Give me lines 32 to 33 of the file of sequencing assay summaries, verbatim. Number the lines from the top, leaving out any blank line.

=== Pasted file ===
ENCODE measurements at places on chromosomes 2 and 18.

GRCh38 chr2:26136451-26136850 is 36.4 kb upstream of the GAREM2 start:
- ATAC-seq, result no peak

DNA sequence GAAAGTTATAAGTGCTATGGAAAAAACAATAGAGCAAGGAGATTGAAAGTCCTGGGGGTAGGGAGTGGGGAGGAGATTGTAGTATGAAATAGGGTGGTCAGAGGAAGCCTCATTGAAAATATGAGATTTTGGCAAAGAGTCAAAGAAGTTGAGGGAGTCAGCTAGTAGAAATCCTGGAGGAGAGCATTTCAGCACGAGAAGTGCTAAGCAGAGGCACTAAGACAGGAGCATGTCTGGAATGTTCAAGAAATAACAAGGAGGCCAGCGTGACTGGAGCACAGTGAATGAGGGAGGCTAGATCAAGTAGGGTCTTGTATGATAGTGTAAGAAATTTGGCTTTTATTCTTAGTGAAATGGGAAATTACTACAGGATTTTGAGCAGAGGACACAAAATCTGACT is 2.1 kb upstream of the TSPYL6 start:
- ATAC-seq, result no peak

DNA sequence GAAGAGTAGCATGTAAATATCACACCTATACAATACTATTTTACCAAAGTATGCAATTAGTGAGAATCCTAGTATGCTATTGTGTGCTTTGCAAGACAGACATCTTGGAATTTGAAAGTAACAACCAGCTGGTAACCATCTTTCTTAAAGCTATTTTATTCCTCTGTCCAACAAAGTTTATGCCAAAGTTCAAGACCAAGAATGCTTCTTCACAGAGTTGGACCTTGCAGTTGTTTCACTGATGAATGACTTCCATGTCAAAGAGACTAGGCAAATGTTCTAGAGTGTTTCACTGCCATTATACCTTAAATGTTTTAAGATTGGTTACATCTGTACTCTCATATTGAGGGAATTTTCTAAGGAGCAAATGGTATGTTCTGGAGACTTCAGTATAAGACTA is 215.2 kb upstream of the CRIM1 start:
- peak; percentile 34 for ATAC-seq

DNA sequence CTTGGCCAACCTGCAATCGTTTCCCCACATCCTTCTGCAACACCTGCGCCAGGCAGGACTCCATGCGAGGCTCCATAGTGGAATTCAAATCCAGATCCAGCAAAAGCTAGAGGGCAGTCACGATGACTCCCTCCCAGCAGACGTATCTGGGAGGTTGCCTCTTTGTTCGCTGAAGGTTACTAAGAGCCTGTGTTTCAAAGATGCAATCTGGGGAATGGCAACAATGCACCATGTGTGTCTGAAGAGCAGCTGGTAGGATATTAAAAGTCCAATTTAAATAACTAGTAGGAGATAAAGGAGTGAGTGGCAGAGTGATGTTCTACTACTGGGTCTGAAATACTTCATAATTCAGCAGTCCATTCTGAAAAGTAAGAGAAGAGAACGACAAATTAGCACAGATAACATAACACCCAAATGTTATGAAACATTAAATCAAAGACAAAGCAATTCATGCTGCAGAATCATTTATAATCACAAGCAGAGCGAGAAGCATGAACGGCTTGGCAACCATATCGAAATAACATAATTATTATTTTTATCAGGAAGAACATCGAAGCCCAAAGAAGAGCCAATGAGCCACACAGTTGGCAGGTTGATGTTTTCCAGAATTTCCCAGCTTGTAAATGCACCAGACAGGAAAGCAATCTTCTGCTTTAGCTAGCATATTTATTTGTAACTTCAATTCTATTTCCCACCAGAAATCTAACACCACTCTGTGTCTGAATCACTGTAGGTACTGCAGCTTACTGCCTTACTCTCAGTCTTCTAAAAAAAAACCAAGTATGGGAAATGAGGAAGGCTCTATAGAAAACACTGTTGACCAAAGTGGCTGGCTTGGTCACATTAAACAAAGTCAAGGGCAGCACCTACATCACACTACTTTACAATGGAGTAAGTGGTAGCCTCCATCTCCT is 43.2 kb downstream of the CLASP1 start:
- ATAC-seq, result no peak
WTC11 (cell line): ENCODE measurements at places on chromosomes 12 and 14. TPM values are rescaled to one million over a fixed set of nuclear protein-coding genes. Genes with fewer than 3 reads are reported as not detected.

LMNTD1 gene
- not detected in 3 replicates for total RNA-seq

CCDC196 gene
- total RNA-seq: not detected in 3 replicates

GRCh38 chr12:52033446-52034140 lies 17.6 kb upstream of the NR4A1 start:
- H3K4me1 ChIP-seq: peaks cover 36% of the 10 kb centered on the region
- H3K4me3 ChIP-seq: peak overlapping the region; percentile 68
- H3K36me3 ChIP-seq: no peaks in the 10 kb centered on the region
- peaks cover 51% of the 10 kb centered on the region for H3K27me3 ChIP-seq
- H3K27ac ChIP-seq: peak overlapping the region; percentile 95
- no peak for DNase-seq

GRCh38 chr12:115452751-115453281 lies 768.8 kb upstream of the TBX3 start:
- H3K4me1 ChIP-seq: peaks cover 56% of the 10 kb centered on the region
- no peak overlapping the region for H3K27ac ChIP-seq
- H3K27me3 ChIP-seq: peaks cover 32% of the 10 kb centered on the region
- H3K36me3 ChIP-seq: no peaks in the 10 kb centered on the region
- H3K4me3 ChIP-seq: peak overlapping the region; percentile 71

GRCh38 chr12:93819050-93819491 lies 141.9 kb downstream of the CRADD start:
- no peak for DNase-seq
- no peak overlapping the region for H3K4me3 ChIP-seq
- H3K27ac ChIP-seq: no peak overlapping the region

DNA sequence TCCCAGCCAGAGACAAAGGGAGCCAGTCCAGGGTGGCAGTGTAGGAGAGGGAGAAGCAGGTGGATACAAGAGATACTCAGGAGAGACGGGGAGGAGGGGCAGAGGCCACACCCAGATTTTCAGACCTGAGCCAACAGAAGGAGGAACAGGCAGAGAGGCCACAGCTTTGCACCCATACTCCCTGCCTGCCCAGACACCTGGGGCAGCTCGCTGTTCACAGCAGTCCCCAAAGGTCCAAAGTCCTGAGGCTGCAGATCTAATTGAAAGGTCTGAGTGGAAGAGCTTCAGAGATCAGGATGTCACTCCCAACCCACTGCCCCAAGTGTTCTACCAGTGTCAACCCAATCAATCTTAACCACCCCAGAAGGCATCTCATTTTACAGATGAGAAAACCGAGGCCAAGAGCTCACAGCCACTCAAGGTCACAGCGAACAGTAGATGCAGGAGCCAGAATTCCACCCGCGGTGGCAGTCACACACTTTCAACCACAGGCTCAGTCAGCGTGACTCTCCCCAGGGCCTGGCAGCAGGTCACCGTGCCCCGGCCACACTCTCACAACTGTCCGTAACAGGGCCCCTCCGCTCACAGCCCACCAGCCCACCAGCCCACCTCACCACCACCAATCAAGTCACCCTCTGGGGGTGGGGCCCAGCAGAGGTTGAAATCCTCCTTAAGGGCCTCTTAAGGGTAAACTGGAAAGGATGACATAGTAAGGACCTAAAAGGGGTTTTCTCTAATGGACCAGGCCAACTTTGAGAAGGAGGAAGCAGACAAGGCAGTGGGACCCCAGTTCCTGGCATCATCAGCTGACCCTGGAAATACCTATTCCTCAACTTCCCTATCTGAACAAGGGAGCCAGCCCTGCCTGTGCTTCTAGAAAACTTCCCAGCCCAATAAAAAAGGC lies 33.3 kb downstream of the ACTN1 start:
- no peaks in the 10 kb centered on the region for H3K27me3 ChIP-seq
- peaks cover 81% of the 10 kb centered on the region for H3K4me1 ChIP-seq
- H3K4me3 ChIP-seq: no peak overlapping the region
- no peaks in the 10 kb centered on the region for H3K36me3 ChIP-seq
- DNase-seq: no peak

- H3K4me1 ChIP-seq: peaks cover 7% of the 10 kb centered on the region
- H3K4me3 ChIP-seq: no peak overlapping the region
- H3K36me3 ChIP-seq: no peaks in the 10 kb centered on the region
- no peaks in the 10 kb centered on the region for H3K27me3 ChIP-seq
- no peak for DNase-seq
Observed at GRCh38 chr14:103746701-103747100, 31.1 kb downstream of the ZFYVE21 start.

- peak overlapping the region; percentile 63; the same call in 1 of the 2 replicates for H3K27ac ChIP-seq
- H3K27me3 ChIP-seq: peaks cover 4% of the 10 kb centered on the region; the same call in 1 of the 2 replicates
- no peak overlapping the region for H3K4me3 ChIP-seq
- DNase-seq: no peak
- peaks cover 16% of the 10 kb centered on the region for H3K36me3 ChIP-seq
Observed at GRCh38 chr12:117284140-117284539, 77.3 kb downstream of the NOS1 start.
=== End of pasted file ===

DNA sequence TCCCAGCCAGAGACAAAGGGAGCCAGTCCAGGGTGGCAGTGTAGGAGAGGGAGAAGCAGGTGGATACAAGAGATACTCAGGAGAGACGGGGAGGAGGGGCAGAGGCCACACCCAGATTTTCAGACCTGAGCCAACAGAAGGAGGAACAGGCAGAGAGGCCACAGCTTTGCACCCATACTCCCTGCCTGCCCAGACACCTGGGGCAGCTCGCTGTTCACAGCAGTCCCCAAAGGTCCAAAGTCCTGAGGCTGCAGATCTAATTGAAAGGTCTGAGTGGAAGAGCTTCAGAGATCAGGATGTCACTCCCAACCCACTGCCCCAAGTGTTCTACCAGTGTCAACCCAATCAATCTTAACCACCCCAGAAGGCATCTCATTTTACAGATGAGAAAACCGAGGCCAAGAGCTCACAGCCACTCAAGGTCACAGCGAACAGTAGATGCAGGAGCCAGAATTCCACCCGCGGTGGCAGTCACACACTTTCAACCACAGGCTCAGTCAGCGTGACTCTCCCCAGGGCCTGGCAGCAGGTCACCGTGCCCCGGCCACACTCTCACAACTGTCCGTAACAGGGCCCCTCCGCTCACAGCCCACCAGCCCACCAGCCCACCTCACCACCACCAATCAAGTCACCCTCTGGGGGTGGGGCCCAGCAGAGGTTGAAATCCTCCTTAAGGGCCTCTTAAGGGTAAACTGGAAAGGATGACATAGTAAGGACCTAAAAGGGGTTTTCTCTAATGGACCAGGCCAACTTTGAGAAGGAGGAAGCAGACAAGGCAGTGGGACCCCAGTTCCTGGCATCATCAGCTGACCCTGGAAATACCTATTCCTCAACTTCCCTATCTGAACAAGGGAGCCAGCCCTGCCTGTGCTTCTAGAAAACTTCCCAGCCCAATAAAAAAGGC lies 33.3 kb downstream of the ACTN1 start:
- no peaks in the 10 kb centered on the region for H3K27me3 ChIP-seq